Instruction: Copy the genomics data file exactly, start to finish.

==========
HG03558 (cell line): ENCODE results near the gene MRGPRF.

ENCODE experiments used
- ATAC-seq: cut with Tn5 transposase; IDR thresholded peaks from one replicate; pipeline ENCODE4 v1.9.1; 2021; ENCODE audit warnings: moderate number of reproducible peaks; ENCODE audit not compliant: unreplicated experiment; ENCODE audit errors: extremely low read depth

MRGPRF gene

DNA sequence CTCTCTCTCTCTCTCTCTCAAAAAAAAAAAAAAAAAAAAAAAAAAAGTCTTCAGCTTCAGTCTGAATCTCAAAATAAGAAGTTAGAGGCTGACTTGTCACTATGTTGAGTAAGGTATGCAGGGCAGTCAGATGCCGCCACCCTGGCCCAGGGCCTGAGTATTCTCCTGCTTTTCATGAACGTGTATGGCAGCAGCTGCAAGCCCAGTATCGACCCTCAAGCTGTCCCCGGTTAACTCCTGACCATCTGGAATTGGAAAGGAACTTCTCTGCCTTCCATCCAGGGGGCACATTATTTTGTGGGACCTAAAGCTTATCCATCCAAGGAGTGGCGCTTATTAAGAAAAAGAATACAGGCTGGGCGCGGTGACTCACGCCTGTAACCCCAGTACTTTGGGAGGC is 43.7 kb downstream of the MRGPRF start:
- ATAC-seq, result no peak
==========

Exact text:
HG03558 (cell line): ENCODE results near the gene MRGPRF.

ENCODE experiments used
- ATAC-seq: cut with Tn5 transposase; IDR thresholded peaks from one replicate; pipeline ENCODE4 v1.9.1; 2021; ENCODE audit warnings: moderate number of reproducible peaks; ENCODE audit not compliant: unreplicated experiment; ENCODE audit errors: extremely low read depth

MRGPRF gene

DNA sequence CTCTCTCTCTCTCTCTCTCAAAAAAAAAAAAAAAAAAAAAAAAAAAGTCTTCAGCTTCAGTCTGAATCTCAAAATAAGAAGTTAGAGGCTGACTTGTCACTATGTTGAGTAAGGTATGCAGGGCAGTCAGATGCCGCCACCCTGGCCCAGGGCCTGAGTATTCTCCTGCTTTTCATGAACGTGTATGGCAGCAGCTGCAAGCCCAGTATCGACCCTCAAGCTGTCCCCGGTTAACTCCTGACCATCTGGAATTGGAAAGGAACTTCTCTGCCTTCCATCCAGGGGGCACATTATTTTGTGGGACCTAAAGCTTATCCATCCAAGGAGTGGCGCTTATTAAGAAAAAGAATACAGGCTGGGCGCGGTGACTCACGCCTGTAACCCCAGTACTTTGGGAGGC is 43.7 kb downstream of the MRGPRF start:
- ATAC-seq, result no peak